Hearty Pumpkin Soup

I've spent months complaining about the heat and the humidity and the fires. As we crawled through the beginning of Autumn, the weather remained unrelentingly and record-breakingly hot. Then, suddenly, Melbourne appeared to become sick of at all as well. In the last week the weather plummeted below 30°C and even granted us a whole bunch of rain and storms to go with it. I had lots of fun dancing around in summer dresses remembering what it felt like to be cold once more. It was a welcome feeling, indeed.

Something else we collectively rejoiced was the return of warm, hearty meals. Dinners have been focussed around finding refreshing-feeling meals to help us get through the heat. Now, touch wood, we can return to just eating whatever we enjoy.

This pumpkin soup is a staple in my household. Which says a lot, considering most of us dislike pumpkin. Through it, I have to admit, I'm slowly acquiring a taste for the vegetable in it's pure form.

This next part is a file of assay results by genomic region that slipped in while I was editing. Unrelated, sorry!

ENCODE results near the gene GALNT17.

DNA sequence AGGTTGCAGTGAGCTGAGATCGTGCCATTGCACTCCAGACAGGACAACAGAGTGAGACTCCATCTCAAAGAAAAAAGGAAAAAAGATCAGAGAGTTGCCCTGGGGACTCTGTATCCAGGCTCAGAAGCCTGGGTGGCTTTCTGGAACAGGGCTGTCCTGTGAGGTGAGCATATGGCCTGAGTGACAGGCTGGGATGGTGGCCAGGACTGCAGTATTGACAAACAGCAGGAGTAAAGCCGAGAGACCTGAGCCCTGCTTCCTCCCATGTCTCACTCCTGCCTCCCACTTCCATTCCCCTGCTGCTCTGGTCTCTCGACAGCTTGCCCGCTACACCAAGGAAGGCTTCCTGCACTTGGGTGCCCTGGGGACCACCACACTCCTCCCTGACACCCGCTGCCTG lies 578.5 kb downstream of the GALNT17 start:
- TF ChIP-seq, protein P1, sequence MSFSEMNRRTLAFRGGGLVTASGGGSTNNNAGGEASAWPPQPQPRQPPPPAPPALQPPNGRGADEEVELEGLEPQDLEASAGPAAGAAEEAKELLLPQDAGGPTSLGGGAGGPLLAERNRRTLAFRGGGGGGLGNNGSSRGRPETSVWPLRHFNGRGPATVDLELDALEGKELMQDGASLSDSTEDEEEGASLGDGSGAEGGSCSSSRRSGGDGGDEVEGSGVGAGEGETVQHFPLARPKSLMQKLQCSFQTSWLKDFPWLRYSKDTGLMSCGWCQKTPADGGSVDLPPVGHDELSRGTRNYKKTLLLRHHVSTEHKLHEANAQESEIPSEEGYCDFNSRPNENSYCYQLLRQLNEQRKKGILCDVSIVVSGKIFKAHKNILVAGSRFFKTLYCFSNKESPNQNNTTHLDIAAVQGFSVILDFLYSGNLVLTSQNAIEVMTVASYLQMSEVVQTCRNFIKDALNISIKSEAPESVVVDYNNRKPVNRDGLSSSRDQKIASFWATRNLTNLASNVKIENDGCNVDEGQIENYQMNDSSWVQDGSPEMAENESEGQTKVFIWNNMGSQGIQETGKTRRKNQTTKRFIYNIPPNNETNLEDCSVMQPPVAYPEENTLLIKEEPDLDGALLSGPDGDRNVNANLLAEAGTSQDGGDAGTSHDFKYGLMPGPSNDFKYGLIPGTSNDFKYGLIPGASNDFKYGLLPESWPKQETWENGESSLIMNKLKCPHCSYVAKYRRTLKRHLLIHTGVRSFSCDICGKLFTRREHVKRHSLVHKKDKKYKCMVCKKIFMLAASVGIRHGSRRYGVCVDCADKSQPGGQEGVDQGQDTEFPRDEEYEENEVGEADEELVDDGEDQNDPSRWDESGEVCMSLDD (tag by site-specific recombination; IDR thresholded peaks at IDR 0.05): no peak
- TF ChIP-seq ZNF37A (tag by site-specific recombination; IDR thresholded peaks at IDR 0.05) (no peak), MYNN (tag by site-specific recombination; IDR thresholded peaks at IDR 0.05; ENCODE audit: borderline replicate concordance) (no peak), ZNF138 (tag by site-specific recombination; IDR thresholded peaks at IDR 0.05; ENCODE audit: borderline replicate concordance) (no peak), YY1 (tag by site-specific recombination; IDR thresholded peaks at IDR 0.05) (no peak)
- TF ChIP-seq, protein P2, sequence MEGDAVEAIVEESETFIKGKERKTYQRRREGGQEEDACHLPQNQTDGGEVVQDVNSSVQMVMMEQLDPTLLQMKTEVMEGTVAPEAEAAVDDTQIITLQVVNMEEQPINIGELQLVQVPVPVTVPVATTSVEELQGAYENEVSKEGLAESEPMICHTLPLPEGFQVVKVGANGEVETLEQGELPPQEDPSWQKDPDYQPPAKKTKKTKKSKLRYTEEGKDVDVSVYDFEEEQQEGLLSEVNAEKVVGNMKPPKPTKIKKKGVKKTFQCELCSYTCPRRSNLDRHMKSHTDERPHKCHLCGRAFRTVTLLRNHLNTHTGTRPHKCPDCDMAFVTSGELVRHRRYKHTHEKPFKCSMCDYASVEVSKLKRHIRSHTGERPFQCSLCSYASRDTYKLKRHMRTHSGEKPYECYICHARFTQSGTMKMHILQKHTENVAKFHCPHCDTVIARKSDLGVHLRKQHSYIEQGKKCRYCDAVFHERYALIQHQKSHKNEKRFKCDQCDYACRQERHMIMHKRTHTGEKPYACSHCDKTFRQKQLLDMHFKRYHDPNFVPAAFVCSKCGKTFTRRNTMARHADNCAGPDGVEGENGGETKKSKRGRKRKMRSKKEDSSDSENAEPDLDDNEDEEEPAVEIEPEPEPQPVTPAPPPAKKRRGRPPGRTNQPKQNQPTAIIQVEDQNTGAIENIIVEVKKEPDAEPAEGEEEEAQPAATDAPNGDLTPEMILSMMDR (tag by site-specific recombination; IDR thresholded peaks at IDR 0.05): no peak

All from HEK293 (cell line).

I'm often asked to make this soup. It's probably my most requested meal. Its recipients will often tell me how not only is it their favourite soup, but how they can hardly stand to eat another version. The very sight of pumpkin in our fridge is always followed by, "Pumpkin! Does that mean you're making soup?" If I so much as hint at the idea of making a soup, I'm requested to make this one. Despite my protests, despite suggesting I broaden my horizons and try something new, it would seem my family could care less if I never made another soup again. As long as they get to eat this one.

I may not understand their love affair with it, but if it is so wanted then I can only oblige.

But the best part is how flexible this recipe is. I can make it with pantry ingredients and any vegetables asking to be used. I've swapped and subbed, based on what was available at the time, and no one has been able to discern a difference in the flavour. There's no secret. It's just the pleasant result of fresh, delicious produce.